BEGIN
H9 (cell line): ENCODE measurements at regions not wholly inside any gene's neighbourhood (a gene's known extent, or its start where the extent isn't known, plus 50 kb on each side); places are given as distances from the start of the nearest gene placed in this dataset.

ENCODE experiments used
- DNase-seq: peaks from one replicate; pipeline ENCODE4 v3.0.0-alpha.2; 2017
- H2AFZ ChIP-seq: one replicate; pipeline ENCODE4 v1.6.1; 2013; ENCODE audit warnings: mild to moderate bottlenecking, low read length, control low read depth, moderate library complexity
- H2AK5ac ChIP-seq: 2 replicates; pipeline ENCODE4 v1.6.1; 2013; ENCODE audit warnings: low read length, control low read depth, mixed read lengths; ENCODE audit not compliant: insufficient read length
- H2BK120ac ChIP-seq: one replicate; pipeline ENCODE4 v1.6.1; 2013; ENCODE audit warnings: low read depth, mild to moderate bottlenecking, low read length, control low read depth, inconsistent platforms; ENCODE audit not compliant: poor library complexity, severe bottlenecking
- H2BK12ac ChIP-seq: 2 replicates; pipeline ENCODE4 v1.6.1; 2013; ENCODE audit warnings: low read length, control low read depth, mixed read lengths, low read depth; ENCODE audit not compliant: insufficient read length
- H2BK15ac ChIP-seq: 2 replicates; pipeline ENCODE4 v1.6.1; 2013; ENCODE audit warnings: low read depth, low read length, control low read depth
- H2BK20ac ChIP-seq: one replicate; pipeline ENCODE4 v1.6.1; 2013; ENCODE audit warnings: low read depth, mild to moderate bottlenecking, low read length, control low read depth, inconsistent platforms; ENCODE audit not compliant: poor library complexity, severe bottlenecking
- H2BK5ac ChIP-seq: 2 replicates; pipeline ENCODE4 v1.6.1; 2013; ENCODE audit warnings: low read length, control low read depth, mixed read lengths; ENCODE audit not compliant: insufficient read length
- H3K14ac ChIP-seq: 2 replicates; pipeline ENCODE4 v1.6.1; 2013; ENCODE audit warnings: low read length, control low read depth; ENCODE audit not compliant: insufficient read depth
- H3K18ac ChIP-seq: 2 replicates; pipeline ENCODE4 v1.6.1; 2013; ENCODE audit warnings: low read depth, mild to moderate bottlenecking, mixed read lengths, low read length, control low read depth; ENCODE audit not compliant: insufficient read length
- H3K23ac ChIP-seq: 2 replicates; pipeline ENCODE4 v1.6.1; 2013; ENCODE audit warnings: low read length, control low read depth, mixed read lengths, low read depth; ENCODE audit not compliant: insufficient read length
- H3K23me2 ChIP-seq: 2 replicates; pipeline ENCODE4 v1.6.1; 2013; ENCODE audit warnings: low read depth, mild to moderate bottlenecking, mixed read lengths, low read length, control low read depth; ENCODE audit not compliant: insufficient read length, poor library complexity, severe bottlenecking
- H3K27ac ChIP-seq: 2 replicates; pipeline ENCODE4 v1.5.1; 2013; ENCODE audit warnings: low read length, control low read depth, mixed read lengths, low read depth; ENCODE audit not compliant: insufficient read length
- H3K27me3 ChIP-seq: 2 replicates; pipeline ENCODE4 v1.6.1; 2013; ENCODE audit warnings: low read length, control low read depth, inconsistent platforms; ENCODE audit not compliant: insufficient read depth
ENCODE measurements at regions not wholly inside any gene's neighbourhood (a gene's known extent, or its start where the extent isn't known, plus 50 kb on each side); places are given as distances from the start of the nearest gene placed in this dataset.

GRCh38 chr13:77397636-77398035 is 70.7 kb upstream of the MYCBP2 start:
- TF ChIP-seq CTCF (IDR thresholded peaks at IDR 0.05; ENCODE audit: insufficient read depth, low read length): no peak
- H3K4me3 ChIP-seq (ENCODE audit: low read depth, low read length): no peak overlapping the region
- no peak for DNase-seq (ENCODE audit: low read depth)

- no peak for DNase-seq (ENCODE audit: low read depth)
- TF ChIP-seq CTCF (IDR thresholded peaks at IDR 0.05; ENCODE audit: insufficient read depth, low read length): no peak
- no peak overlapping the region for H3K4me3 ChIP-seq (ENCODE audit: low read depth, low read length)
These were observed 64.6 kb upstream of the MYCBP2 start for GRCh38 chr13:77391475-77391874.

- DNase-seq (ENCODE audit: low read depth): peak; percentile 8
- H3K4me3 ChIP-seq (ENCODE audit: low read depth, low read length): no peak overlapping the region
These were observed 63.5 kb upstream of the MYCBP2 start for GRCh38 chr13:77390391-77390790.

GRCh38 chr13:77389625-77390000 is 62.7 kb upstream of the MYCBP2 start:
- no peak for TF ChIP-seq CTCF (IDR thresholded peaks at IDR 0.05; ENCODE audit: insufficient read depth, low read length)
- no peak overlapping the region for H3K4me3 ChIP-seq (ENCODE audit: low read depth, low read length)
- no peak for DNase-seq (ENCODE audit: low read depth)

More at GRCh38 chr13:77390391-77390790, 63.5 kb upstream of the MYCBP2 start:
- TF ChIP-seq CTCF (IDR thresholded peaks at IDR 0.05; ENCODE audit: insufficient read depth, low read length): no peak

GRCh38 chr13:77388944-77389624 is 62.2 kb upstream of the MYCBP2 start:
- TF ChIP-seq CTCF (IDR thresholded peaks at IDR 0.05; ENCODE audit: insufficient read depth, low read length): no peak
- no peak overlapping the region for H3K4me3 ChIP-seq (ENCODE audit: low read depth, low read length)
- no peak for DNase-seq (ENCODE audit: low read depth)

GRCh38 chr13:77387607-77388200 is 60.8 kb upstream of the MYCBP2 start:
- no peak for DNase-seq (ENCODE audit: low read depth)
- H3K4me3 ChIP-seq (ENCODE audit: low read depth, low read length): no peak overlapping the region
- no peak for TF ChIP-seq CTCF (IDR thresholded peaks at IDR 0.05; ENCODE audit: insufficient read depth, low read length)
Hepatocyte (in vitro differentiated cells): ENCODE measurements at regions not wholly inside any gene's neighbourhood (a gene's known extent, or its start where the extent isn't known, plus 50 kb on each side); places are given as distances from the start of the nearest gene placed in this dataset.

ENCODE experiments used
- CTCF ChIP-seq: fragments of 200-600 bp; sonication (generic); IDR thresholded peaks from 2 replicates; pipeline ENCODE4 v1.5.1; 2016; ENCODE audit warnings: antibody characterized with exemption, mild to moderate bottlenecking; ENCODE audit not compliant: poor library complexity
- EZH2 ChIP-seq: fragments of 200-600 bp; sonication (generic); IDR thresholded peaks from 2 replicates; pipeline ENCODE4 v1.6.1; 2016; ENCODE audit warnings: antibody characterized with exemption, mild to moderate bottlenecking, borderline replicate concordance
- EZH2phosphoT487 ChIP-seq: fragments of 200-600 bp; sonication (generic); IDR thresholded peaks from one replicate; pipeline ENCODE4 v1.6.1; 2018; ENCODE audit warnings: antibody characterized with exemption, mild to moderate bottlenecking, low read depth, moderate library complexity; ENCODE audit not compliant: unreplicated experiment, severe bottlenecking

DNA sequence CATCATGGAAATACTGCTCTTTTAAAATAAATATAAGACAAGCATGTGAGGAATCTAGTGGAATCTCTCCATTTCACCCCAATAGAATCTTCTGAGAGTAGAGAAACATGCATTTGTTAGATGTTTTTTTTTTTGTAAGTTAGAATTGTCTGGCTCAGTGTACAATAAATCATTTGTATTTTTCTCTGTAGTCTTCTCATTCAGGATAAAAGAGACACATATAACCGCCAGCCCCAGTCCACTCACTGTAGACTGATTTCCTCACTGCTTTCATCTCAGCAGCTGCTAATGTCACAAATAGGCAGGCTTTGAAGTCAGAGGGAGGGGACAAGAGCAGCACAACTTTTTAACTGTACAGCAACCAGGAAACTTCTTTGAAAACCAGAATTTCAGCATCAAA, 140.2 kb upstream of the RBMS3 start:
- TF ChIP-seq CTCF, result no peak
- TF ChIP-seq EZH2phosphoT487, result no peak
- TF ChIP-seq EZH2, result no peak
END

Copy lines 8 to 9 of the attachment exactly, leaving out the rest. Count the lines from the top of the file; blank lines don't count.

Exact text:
- H2BK15ac ChIP-seq: 2 replicates; pipeline ENCODE4 v1.6.1; 2013; ENCODE audit warnings: low read depth, low read length, control low read depth
- H2BK20ac ChIP-seq: one replicate; pipeline ENCODE4 v1.6.1; 2013; ENCODE audit warnings: low read depth, mild to moderate bottlenecking, low read length, control low read depth, inconsistent platforms; ENCODE audit not compliant: poor library complexity, severe bottlenecking